Two sets of genes, hrp and avr, have been closely associated with the expression of pathogenicity and host specificity in most plant pathogenic bacteria (Collmer, 1998). The hrp cluster encodes a type III protein-secretion system that is highly conserved in both plant and animal bacteria. It is used to secrete certain hrp-encoded proteins such as harpins and pilins and to deliver Avr proteins across the walls and plasma membrane of living plant cells. Avr proteins and, to a lesser extent, harpins induce rapid cell death leading to HR. As a result, bacterial invasion is arrested in incompatible interactions with host plants. Avr proteins also appear to play a role in compatible host–pathogen interaction. Host specificity at intra- or interpathovar and at species levels is usually defined by avr genes (Leach & White, 1997). The hrp gene complex is present in all subspecies of E. carotovora as well as in Ech (Mukherjee et al., 1996). Some workers have noted HR caused by these bacteria when the masking effect of pectic enzyme activity has been reduced through targeted mutagenesis (Bauer et al., 1994; Mukherjee et al., 1997). The gene complex is transcribed in plants and minimal growth media but not in rich media. Expression of the genes is affected by environmental signals, such as carbon and nitrogen sources, pH, osmolarity, temperature and possibly plant-derived substances, depending on the bacterium (Lindgren, 1997). In E. carotovora, the hrp cluster is probably activated by HrpL itself responding to as yet unknown environmental or plant signal(s) through the action of other Hrp proteins. Production of hrpN-encoded harpin is under the control of two global regulatory systems, which are up- and downregulated by the quorum-sensing signal and RsmA, respectively. The role of hrp genes in the pathogenesis of the soft rot erwinias remains to be clarified. For example, infection of chicory leaves by a Ech hrp-2, HR mutant is reduced, but not prevented, although the mutant retained the ability to produce the full complement of extracellular enzymes (Bauer et al., 1994). In contrast, an Ecc hrpN, HR strain was as virulent as the wild type (Mukherjee et al., 1997). It is unlikely that hrp genes in these bacteria have the same importance in pathogenesis as in nonopportunistic pathogens, such as Pseudomonas syringae pathovars or E. amylovora. It has been suggested that, being tightly regulated in Ecc, hrp genes are expressed only under certain conditions, e.g. in an early stage in infection before production of large amounts of extracellular enzymes (Mukherjee et al., 1997). Thus, they could be involved in the transition from latent to active infection. It is relevant to note that the type III secretion system and related hrp genes have been found in nonpathogenic bacteria, including P. fluorescens and Rhizobium spp. (Preston et al., 1998). Similarly, the apparent poor development of host specificity in the soft rot erwinias with their promiscuous host range (Collmer, 1998) would suggest that avr genes are unlikely to be present or, if present, do not play an important role in pathogenesis. However, the secretion of Avr proteins of P. syringae by an Ech Hrp system functioning heterologously in E. coli cells carrying the Ech hrp genes indicates that avr genes could be present in Ech (Ham et al., 1998).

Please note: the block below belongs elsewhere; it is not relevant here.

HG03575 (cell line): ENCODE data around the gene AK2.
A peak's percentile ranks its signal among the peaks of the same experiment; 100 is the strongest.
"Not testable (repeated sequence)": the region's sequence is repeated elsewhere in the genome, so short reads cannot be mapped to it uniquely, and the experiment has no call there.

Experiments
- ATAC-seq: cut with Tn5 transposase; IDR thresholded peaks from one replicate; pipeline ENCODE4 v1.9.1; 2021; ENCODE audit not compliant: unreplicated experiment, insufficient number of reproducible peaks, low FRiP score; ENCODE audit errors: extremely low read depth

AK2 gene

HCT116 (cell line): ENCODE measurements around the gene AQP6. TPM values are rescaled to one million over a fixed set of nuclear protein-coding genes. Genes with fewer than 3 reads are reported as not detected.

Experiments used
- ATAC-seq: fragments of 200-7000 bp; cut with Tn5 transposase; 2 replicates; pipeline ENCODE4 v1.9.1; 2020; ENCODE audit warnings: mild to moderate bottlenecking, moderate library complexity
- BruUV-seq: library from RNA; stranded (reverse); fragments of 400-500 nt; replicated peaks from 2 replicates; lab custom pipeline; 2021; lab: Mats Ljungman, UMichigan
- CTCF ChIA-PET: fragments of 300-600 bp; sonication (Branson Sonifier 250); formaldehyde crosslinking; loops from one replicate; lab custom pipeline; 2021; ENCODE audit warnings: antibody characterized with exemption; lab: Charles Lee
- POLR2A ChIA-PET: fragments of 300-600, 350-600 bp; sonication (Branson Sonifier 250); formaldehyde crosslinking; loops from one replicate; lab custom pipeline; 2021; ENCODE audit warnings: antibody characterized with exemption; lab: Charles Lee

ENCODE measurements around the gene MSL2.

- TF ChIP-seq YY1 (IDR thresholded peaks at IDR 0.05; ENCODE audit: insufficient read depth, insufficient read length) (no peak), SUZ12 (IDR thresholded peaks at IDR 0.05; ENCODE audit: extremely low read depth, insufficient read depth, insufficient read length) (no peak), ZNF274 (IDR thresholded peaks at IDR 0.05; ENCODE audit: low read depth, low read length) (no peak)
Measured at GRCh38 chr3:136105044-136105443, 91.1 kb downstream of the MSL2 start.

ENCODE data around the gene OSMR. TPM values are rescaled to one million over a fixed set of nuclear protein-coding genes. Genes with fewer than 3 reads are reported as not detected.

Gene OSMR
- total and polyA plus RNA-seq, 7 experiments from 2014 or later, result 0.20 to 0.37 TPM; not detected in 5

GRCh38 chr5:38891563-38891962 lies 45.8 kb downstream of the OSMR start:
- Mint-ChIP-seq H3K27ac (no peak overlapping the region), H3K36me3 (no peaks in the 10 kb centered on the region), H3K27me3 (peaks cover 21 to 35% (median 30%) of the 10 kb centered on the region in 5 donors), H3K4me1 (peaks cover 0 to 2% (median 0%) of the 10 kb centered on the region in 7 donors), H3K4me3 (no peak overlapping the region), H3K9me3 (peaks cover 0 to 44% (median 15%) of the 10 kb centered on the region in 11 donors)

In the context of potato pathogenesis, soft rot erwinia hrp and avr genes could be involved in a subtle way to increase virulence, e.g. by inducing leakage of cellular fluids to provide nutrient for bacterial growth, as in E. stewartii infecting corn (Coplin et al., 1992). Assuming that the genes are functional under anaerobic conditions, a low level of expression may help in providing water and nutrient for the bacteria to grow until the critical cell number is reached for pectic enzyme production. This would be in addition to host cell contents leakage attributed to low oxygen level, as discussed above. However, the genes would not be expressed during the state of latency of the bacteria in potato tissues. Other factors, such as those discussed above, could override hrp and avr gene expression to maintain latency until favourable environmental conditions develop. It is possible that induction and regulation of hrp gene expression in these bacteria respond to certain environmental or plant signals as described earlier. Alternatively or additionally, avr genes could be involved in defining ecological fitness of the bacteria, a role which has also been attributed to them in other bacteria (Leach & White, 1997). Finally, these genes could have a role to play in allowing the erwinias to infect preferentially certain hosts, for example in Eca and Ech, which have a certain degree of host specificity, but less likely Ecc with its wide host range. In short, much remains to be done in analysing the role of these genes in erwinia diseases of potato.